The fruits of the harvest were numerous. Orchards dotted the Island, producing apples, pears, quinces, peaches and plums, and many of these found their way to the exhibition tables. Smith Mayhew brought wheat, carefully winnowed, and destined for the flour mills that turned on old Mill River. He also brought cranberries from his bogs, cleaned by leaving them in crates in a running brook.

There were bottles, filled with home-grown turnip-seed, and many exhibits of corn, particularly the heavy white ears favored for human consumption in that time. And William Case Manter brought samples of meal ground in his mill on Roaring Brook, also of clay pigment, for paint, more than a dozen natural colors, ground from the native clay.

Hand-Turned Bedposts

Josiah Mayhew raised hay, and took pride in the height of his seeded meadow-grass, “English hay,” as it was called, and possessed in quantity by few in those days. John Branscomb exhibited quinces, which he produced in great quantity, Allen Look brought potatoes, Capt. Granville Manter exhibited apples and walnuts, and Jacob Norton had crabapples and hand-turned bedposts, worked out on his own foot-powered lathe.

Products of the farm, the field, the pasture, the workshop and all other departments were welcomed, even as now, and there were more such to supply exhibits. The smoked ham and flitch of home-cured bacon had their places there. Cured fish may not have been exhibited, but sticks of cured herring and dried codfish were sold at the fair along with various other items.

They Wore Fancy Vests

The ruffled shirt-front, the starched collar that stood up to the cheekbones, the silk stock, several feet in length, and the fancy vest of glaring color and ornate buttons, were all a part of the really ritzy costume of the time.

This, of course, had nothing to do with the farm-hand or his employer, who had stock to care for and who wore homespun garments and cowhide boots or “brogans” secured by means of a buckle and strap across the instep.

Tales of those early fair-days contain but little mention of women. The handling of the fair was essentially a man’s job in that day, transportation was difficult indeed, and it may be assumed that the majority of those who went to the fair for any purpose, were men and boys of advanced age. There is but little evidence either for or against this sort of reasoning, and the conclusion may be wide of the mark, but there are indications that the social side of the fair did not arrive at its traditional peak until it had been in existence for some years. It was then that the music and dancing were introduced and the ladies welcomed in number.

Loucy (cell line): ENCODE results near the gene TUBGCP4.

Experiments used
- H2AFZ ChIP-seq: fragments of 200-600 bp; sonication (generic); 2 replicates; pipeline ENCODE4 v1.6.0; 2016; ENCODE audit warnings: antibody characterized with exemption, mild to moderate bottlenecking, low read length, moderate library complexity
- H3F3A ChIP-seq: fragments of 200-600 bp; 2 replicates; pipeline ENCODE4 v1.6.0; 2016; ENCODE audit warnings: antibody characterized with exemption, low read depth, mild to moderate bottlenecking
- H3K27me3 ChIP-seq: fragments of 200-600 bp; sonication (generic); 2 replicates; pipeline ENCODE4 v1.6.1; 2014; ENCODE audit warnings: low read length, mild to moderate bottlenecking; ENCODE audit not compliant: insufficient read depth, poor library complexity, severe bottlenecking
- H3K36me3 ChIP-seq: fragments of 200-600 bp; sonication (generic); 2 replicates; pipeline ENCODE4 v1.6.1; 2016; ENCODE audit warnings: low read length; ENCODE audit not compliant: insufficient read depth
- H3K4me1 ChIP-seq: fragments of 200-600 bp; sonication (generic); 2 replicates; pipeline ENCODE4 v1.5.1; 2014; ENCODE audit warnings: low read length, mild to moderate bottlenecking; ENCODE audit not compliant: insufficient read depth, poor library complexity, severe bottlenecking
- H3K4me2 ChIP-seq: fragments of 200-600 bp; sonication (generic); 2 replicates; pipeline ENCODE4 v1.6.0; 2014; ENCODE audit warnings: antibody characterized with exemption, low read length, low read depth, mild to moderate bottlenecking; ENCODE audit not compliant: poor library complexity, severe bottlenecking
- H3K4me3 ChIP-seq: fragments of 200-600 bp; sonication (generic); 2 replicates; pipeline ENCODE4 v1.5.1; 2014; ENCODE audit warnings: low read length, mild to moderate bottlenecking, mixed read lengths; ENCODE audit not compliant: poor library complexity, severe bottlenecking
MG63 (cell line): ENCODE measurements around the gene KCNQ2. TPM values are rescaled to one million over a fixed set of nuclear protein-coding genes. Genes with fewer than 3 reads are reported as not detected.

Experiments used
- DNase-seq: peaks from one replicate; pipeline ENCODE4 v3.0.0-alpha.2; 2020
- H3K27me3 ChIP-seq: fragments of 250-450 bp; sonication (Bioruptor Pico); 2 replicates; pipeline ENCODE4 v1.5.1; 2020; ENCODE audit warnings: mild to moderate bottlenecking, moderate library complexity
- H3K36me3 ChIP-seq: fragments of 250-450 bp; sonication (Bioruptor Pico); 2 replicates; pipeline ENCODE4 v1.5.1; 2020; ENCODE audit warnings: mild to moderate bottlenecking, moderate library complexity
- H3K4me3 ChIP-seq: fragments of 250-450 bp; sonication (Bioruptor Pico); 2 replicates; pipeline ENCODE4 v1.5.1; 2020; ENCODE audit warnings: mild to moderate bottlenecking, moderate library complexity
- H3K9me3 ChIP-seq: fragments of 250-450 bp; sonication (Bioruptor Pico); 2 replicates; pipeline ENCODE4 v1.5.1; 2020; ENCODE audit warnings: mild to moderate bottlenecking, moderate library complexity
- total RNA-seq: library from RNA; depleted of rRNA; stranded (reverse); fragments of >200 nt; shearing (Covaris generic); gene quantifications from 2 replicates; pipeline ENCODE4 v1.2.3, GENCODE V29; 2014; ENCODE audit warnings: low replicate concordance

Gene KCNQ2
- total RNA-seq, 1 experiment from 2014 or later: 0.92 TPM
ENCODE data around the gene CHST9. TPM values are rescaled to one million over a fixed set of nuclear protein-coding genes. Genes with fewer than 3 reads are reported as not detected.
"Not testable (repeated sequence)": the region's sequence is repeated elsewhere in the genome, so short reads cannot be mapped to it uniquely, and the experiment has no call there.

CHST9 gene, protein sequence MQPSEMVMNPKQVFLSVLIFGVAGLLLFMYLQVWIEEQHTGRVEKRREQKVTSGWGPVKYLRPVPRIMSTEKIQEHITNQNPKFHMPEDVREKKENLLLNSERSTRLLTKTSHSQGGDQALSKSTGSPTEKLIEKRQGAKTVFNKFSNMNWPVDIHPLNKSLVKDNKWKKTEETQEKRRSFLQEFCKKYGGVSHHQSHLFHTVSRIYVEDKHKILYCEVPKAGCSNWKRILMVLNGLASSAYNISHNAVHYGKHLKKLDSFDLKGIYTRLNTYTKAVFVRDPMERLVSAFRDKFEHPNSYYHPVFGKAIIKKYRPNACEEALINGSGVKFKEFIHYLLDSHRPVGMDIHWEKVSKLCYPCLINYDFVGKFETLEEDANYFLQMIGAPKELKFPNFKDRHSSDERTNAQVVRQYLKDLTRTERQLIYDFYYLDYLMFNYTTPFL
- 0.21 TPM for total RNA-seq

But in that very early day there were so many things that did not survive. Apprentices of various trades were required to make something with their hands as evidence that they had mastered the “art and mystery” of the profession which they sought to follow. Iron and woodwork, for example, and pieces of furniture, fresh from the anvil or workbench, and which are no more.

Tale of a Mowing-Bee

Of those things which the younger men devised for sport and recreation there is little known. Such events were usually planned and executed on the spot, the result of argument and possible wagers. But the story has been told of a mowing-bee staged in a meadow near the fair ground, of heaving bluefish-jigs at a mark on the open field bordering Look’s Brook, lifting weights and shooting with a musket at a mark, or at the head of a turkey, confined in a crate from which his head and neck protruded.

Two brothers, with a shotgun which had one choked barrel, won sixteen turkeys in one shoot, according to the story. And although their opponents realized that there was something remarkable about the gun, they never discovered what it was. The cagey brothers offered it freely to the others, but they loaded it, and it was the open-bore barrel that they charged.

The picture has changed and changed again through the generations. Little by little, manufactured articles have replaced those made at home. The ox disappeared, gradually, it is true, giving place to the horse, and there came a time when the traditional Island pride in good livestock and fine crops declined. The exhibits revealed all this and the fair, as a farm and home exhibition, lost some of its attraction. Many stories of devious dealings have been told of this period and perhaps all of them were true. But the pendulum swung yet again, and again fine cattle and sheep were entered at the fair.

There is a lack of fruits, in these days, in the number of vegetable exhibits and there is no such number of animals on display as the older fairs knew. But it is pleasant to note that those things exhibited today are in keeping with the early tradition, the sort of things that might well bring a touch or pride to the original founders of a century ago.